How the Price is Right helps your training

Hey there: It’s Hallowe’en weekend and in the past I’ve given you some strategies as the ‘best’ treats to eat this weekend. Or I’ve given you extra workouts to do before heading out for a night of partying but today I have something different in store for you. But before I get to today’s tip I want to let you in a little experiment I’m running.

The experiment is the Collins Health Project. What this involves is a behind the scenes look at the healhy and not so healthy things I do. Yeah I admit it. Every now and again I like to enjoy a beer, some pizza and maybe even some ice cream. But I have a standard to maintain, as do the rest of you. And of the best ways to make ourselves accountable is to let others what we are doing. They will support us and give us a pat on the back. And at the same time they will let us know when something is out of character given what out stated goals are.

So with that in mind I’m going to video portions of my workout? I’m going show what I’m eating, how much and how often. You’ll get to see what I do to relax during my down time. This will serve two purposes which are to help me get in the best shape of my life and secondly to help you steal some ideas that may help you as well.

Stay tuned because some of the first footage you’ll see from this Hallowe’en weekend will be unique but hopefully serve as a great launching pad for the rest of the project. Now on to the tip.

Did you ever watch the Price is Right? I remember watching this a kid when we would visit our grandparents in Edmonton. And besides all the crazies who dress up for the show (sorry if you’re one of those crazies) but the games were really well branded and memorable.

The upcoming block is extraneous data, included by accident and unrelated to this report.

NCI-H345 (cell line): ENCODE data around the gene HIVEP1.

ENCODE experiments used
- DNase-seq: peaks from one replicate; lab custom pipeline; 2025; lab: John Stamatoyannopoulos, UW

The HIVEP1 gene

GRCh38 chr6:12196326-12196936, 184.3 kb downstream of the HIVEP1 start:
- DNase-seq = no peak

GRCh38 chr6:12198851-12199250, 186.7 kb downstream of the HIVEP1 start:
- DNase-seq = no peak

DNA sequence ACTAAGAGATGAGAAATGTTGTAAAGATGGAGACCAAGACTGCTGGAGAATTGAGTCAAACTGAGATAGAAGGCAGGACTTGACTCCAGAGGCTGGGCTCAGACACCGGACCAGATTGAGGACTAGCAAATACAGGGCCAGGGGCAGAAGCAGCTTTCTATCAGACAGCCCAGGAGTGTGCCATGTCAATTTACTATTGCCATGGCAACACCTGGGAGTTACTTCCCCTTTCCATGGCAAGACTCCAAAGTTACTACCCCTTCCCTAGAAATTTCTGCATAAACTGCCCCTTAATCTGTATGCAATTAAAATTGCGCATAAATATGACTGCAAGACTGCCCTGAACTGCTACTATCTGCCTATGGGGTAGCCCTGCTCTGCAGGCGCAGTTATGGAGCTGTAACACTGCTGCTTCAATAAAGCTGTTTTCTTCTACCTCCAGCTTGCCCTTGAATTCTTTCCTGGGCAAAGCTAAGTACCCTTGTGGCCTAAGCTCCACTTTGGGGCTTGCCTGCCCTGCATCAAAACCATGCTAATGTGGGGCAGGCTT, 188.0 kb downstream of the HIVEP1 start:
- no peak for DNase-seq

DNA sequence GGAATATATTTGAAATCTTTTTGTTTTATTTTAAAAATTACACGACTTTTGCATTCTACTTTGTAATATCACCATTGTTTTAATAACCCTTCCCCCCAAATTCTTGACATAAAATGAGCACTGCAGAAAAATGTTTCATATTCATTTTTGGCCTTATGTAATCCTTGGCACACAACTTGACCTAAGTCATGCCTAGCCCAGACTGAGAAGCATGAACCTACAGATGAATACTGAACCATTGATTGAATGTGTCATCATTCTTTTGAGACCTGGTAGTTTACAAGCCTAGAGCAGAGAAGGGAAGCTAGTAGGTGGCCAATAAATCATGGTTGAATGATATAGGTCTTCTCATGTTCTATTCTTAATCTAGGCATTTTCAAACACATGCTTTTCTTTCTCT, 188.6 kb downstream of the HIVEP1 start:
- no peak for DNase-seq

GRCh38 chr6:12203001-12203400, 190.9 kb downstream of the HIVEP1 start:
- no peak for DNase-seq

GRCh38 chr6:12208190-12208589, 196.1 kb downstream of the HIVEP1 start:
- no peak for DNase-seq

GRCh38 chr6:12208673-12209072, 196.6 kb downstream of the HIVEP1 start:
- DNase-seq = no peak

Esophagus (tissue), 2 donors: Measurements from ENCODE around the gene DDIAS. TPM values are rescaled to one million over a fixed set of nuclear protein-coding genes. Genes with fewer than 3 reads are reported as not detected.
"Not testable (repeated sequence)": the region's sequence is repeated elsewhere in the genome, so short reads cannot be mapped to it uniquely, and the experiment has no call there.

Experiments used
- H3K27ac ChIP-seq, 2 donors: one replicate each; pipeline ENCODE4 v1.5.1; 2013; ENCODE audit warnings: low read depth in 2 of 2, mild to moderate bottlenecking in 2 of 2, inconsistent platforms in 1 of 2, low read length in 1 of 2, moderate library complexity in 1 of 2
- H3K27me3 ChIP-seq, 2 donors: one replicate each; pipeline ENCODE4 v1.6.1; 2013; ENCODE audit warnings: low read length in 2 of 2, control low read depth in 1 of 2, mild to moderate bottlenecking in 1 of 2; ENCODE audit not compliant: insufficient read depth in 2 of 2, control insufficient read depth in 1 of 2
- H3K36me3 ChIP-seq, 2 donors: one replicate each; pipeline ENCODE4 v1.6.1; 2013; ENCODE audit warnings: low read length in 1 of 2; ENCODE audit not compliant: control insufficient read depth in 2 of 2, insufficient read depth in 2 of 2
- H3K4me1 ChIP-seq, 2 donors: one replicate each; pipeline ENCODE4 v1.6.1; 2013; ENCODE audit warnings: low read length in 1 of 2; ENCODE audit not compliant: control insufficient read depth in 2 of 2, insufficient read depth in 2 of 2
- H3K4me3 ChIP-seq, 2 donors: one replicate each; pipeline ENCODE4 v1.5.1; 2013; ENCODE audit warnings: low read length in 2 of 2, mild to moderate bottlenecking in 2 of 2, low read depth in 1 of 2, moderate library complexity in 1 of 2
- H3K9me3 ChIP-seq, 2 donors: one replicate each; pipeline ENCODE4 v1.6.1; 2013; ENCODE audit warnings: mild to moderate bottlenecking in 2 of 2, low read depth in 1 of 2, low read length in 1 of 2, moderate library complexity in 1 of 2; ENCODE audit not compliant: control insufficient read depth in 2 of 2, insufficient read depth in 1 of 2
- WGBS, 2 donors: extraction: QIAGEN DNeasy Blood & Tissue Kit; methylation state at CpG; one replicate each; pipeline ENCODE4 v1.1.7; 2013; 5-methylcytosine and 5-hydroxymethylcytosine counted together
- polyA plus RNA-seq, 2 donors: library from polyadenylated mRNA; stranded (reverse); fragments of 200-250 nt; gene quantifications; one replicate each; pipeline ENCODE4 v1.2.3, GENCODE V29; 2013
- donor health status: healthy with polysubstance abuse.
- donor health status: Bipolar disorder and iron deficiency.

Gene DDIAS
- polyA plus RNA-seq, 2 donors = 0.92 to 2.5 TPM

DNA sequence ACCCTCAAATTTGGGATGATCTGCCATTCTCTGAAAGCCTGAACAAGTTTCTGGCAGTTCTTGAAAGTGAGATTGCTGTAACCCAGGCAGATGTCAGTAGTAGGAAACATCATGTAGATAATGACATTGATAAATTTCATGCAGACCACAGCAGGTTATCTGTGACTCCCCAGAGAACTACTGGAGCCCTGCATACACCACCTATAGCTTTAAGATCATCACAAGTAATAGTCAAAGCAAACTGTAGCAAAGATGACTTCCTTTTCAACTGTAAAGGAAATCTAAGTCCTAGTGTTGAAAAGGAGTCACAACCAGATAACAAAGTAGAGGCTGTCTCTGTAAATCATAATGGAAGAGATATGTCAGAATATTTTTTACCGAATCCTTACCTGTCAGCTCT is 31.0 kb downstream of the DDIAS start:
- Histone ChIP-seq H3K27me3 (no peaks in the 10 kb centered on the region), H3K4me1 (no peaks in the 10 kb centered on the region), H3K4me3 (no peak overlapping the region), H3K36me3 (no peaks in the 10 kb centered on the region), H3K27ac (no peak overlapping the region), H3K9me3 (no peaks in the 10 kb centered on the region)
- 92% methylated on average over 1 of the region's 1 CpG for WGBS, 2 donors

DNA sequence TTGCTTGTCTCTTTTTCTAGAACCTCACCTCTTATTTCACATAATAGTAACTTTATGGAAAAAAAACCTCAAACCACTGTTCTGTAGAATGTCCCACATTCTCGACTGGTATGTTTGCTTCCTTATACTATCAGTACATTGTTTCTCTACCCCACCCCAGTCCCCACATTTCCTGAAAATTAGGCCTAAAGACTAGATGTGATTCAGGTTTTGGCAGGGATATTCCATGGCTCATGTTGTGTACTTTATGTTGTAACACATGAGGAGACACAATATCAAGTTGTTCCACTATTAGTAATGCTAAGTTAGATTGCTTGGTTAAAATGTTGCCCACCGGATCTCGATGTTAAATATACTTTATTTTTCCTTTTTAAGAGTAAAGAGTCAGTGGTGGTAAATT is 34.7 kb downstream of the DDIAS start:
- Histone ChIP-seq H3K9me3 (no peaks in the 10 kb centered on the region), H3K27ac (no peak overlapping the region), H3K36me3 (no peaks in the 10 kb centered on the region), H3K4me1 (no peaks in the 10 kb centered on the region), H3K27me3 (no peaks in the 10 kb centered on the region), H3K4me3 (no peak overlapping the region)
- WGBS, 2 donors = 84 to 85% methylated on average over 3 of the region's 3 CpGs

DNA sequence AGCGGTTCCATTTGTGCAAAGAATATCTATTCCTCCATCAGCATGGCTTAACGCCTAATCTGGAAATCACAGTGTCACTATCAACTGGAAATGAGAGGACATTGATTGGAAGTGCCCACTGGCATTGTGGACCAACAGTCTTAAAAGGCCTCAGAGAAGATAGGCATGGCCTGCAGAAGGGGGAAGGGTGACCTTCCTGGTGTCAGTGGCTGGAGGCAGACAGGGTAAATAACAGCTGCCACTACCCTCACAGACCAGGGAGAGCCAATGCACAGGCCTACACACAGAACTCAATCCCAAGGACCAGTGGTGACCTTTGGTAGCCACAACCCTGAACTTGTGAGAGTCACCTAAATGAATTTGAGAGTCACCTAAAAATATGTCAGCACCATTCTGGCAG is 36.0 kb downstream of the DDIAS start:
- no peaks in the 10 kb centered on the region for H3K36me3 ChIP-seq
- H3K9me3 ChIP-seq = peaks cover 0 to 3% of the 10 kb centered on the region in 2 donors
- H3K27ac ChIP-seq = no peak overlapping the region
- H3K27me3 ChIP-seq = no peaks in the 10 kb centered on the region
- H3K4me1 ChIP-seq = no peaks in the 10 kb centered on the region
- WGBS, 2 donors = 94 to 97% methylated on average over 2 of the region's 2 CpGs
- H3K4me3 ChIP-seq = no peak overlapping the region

I remember one game in particular where you had to guess the price of the prize. And there was a band that represented an upper and lower limit for the price. When they lit up your price behind the band you saw if it fell within the range of the band.

So how does this related to your training? Well think about the upper limit as the intensity, duration, frequency and type of your training. And the lower limit represents your rest, regeneration, tissue quality and nutrition. The two ends of the range are always connected. As the upper end of the slide rises the lower end gets pulled along.

But what most people do is start up with a training program and don’t put as much effort towards the lower end (the rest, recovery, tissue quality and nutrition). So this begins to put strain on the body.

With this strain there are a number of outcomes including fatigue, over-reaching, over-training and potential injury. Things that nobody wants.

So remember as you carry on with your training to think of the Price is Right game. As you are going to push harder and step up your workouts you need to make sure you are putting equal attention, if not more, to the other end of the spectrum.

Here’s the other cool thing. When you take some active rest and aren’t trying to extend the upper end of the range, continue to put as much emphasis on your nutrition and rest. This will allow your body to ‘catch its breath’ and optimize its potential. You may have experienced this if you’ve ever lost weight and looked your best while on vacation. You’ve minimized the stressors on the body and allowed the balance to swing in favour of ‘rest and digest’.

Have a safe and fun Hallowe’en. For anyone joining us for stairs tomorrow I may be dressed a little differently. (pics to follow)

Chris                                                                                                                                                                                                                                        ‘always moving forward’

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2 Responses to How the Price is Right helps your training

  1. Tanya says:

    Thanks for this blog Chris. It’s validating to know it’s just as important to rest and recover as the body needs. :)

    • Chris says:

      Sometimes we can be so focussed on the efforts we are making we can overlook the need to rest and recover.

      Chris ‘always moving foward’

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